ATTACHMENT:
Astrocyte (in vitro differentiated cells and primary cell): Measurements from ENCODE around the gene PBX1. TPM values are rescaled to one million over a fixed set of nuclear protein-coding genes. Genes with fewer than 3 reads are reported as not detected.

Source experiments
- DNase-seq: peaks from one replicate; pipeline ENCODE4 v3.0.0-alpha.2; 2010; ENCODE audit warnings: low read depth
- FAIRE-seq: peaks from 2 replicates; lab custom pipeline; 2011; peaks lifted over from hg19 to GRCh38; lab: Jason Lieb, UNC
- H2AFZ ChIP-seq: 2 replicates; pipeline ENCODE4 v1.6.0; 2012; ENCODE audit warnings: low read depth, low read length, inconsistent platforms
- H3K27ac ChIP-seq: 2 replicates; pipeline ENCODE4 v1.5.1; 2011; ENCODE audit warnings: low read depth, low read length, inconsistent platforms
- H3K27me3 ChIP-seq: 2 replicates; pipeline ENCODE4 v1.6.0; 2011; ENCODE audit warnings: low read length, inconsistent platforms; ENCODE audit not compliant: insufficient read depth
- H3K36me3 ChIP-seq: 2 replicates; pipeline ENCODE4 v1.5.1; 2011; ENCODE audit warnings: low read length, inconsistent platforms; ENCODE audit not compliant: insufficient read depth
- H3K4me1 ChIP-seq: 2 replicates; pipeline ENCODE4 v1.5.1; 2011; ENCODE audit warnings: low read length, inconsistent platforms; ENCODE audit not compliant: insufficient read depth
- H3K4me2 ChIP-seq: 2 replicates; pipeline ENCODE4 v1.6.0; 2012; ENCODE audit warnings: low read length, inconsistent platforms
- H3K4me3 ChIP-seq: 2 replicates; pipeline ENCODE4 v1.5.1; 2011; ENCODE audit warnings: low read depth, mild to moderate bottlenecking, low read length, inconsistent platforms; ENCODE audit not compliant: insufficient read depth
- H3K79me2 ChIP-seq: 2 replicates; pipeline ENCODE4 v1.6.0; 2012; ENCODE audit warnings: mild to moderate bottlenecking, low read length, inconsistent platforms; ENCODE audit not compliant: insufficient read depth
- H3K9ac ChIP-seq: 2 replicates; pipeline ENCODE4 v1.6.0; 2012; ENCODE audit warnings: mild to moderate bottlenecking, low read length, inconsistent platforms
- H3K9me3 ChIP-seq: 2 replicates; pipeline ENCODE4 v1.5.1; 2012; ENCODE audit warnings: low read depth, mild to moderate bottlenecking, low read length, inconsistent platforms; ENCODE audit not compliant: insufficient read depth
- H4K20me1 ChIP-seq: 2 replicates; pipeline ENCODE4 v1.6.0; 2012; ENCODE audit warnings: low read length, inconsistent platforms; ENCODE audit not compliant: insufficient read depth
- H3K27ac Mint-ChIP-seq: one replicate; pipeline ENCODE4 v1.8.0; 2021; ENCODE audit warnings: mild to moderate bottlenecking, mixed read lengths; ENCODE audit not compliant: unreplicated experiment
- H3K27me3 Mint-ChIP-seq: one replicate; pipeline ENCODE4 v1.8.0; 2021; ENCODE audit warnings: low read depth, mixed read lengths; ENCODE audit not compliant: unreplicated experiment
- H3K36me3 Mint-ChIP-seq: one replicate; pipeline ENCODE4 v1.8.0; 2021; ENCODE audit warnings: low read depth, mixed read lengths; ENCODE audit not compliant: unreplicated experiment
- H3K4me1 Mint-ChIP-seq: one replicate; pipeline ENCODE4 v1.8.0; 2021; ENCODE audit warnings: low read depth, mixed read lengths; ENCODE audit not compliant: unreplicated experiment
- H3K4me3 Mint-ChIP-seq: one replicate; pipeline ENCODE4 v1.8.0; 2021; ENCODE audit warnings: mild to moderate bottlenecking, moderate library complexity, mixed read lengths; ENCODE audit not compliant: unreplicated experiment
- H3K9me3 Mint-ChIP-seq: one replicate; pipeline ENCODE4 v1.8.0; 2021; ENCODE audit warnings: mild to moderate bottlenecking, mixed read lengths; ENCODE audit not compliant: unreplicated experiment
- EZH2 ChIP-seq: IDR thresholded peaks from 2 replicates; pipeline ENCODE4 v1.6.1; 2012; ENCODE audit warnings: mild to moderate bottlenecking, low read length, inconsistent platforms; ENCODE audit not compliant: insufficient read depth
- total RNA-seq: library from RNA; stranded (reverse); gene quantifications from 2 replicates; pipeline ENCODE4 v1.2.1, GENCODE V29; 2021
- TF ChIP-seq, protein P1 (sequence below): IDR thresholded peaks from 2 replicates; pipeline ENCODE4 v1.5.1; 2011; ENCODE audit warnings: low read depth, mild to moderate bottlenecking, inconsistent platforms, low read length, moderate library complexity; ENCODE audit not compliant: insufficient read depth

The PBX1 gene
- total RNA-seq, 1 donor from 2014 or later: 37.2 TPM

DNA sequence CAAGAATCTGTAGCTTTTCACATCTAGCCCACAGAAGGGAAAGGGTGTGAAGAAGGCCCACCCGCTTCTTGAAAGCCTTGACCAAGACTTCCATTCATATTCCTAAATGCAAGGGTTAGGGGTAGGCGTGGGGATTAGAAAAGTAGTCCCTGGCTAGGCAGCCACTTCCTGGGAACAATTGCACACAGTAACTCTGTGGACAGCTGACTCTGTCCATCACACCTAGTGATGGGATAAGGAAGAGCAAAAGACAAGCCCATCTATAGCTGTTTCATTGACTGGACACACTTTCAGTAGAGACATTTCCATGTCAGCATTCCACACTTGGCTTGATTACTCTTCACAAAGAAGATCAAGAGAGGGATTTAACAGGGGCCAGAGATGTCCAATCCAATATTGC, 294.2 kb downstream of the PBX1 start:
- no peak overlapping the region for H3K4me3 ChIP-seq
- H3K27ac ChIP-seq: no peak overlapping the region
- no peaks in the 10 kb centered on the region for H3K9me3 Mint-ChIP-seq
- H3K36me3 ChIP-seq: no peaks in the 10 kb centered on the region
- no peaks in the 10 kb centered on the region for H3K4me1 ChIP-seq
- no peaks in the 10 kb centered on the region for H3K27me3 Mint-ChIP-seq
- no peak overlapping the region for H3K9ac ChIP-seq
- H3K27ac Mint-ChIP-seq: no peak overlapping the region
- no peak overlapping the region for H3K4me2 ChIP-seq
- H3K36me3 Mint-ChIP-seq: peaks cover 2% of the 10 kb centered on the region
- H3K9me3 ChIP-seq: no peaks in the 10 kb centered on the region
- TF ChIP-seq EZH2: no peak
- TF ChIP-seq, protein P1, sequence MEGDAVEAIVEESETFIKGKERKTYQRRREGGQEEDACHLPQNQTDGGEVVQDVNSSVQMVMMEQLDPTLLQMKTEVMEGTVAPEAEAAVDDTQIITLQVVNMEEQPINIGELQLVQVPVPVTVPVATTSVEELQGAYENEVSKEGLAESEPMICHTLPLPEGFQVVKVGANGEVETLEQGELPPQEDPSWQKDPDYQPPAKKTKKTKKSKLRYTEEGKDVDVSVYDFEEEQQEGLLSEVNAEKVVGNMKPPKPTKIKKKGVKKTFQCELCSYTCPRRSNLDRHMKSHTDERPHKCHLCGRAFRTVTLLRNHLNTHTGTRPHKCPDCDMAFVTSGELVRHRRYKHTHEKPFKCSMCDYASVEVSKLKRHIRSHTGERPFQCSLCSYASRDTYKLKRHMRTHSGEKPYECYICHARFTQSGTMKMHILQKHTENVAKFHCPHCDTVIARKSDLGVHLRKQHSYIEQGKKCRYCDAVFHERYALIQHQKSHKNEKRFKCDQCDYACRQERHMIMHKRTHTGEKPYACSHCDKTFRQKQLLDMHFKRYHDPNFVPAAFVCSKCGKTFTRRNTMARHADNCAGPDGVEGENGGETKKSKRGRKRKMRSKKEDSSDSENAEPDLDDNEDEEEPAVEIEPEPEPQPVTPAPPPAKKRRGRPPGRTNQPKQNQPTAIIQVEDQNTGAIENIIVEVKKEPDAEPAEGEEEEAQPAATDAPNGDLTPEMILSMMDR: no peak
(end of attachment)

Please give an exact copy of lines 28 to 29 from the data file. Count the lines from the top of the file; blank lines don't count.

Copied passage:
- no peak overlapping the region for H3K4me3 ChIP-seq
- H3K27ac ChIP-seq: no peak overlapping the region